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Acute effects of winter air pollution on respiratory function in schoolchildren in southern England
  1. J L Peacock1,
  2. P Symonds2,
  3. P Jackson3,
  4. S A Bremner1,
  5. J F Scarlett1,
  6. D P Strachan1,
  7. H R Anderson1
  1. 1Department of Public Health Sciences, St George’s Hospital Medical School, London SW17 0RE, UK
  2. 2Environmental Health Department, Medway Council, Civic Centre, Rochester, Kent ME2 4AW, UK
  3. 3School of Earth and Environmental Sciences, University of Greenwich, Chatham Maritime, Kent ME4 4TB, UK
  1. Correspondence to:
 Dr J L Peacock, Senior Lecturer in Medical Statistics, Department of Public Health Sciences, St George’s Hospital Medical School, London SW17 0RE, UK;


Aim: To investigate the acute health effects of winter outdoor air pollution (nitrogen dioxide (NO2), ozone (O3), sulphur dioxide (SO2), sulphate (SO42−) ,and particles (PM10)) on schoolchildren in an area of southern England where levels of SO2 had been reported to be high.

Methods: A total of 179 children, aged 7–13, from three schools (two urban and one rural location), were included. Peak expiratory flow rate (PEFR) and presence or absence of upper respiratory infections were recorded on 63 school days from 1 November 1996 to 14 February 1997. Air pollution and meteorological data were taken from monitors at each school site. The analysis regressed daily PEFR on pollutant level adjusting for confounders and serial correlation and calculated a weighted pooled estimate of effect overall for each pollutant. In addition, large decrements in PEFR were analysed as a binary outcome. Same day, lag 1, lag 2, and a five day average of pollutant levels were used.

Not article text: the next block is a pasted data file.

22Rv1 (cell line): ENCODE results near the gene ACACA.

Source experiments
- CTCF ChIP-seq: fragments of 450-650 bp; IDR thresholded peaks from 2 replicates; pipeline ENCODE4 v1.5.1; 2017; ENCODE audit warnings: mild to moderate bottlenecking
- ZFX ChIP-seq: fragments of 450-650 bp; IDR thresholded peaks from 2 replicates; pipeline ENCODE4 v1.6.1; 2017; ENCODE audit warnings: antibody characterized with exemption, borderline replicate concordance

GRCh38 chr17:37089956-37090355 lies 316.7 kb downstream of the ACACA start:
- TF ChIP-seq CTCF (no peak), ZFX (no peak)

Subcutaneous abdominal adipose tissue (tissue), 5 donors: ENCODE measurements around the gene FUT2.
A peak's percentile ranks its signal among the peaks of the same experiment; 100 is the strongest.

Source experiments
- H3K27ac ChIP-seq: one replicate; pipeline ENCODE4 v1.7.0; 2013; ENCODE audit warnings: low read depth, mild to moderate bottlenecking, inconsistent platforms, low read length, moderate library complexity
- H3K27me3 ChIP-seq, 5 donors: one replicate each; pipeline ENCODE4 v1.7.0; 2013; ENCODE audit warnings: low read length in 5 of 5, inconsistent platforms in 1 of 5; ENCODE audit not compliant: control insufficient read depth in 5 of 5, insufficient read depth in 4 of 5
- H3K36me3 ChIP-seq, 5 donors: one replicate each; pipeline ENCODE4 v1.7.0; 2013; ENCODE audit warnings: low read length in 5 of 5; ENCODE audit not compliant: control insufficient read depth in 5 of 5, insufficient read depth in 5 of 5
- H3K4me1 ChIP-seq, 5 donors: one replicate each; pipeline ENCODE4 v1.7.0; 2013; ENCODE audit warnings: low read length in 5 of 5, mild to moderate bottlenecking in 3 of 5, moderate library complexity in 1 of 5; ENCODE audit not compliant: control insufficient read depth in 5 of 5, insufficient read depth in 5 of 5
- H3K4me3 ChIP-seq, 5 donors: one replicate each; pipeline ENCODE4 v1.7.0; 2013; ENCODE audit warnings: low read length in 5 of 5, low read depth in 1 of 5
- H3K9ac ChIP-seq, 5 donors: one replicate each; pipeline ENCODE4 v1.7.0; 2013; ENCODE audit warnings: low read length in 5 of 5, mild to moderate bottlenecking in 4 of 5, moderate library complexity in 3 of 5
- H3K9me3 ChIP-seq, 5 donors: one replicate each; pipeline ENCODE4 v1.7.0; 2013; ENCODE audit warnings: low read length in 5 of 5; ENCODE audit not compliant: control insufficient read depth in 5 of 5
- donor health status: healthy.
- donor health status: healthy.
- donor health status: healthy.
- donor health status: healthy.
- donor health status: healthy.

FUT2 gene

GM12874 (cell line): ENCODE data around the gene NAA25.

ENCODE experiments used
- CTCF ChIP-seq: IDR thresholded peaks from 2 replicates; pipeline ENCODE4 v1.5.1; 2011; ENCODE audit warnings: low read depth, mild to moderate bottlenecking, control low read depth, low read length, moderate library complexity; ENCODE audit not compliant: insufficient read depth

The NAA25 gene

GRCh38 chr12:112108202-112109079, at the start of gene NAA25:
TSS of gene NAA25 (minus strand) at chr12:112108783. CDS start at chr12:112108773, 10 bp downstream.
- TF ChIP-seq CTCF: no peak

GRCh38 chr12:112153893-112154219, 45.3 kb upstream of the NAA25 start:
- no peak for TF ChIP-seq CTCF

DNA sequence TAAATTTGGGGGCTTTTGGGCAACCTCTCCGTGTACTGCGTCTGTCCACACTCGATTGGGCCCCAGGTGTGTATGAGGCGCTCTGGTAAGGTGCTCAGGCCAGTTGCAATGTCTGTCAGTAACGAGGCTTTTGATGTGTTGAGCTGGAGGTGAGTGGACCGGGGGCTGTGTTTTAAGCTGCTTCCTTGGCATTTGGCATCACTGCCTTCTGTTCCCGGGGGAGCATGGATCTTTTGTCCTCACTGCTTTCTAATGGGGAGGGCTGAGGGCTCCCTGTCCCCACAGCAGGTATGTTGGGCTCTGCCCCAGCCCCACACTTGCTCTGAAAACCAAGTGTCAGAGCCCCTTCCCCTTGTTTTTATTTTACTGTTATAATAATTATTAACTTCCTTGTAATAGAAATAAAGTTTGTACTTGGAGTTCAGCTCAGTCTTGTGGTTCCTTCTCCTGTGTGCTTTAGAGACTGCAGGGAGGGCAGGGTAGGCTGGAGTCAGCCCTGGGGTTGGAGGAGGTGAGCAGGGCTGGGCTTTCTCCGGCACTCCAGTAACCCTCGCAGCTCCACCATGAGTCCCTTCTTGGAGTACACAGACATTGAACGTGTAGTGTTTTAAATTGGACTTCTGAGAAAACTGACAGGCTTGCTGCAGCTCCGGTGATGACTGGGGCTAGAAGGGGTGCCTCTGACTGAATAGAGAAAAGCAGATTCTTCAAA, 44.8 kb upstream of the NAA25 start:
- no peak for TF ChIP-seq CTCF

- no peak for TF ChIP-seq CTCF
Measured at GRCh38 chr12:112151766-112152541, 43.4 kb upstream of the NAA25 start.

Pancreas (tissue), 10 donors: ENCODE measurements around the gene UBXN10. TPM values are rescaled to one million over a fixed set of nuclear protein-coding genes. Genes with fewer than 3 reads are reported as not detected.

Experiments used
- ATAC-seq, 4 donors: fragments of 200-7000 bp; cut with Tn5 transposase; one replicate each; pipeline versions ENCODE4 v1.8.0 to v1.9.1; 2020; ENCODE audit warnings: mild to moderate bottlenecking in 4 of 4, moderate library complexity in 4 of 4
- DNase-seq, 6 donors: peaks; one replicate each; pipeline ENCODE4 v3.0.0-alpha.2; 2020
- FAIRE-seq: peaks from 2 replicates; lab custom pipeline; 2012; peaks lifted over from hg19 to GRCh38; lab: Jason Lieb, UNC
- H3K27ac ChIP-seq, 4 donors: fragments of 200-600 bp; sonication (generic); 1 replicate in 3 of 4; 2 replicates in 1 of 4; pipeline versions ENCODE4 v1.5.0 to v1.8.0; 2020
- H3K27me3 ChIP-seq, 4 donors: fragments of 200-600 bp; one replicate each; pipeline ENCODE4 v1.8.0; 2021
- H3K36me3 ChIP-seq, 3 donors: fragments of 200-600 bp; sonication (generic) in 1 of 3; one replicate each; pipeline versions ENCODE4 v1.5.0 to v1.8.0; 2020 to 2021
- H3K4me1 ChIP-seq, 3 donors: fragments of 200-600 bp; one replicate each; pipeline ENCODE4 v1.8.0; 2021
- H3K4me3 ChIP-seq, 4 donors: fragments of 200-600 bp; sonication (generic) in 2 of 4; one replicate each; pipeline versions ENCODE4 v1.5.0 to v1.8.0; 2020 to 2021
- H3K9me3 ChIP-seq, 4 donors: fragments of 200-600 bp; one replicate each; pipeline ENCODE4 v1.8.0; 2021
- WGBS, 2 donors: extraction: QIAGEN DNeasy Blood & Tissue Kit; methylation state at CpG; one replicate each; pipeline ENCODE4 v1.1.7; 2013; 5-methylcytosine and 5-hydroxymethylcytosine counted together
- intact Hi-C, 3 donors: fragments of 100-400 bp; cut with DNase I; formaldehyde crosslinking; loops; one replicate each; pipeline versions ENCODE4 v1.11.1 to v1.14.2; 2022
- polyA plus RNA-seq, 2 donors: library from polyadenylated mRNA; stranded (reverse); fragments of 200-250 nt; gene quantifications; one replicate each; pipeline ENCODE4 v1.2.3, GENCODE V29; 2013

Results: There were no clear effects of any pollutant on mean PEFR. In addition, we analysed large PEFR decrements (a binary outcome), observing consistent negative associations with NO2, SO42−, and PM10, although few lag/pollutant combinations were significant: odds ratios (95% CI) for five day average effect: NO2 24 h average 1.043 (1.000 to 1.089), SO42− 1.090 (0.898 to 1.322), PM10 1.037 (0.992 to 1.084). The observed effects of PM10 (only) were stronger in wheezy children (1.114 (1.057 to 1.174)). There were no consistent negative associations between large decrements and ozone or SO2 .

Conclusions: There is no strong evidence for acute effects of winter outdoor air pollution on mean PEFR overall in this area, but there is evidence for negative effects on large PEFR decrements.

  • air pollution
  • children
  • panel study
  • peak expiratory flow
  • PM10
  • FEV, forced expiratory volume
  • FVC, forced vital capacity
  • PEFR, peak expiratory flow rate
  • PM, particulate matter
  • TEOM, tapered element oscillating microbalance

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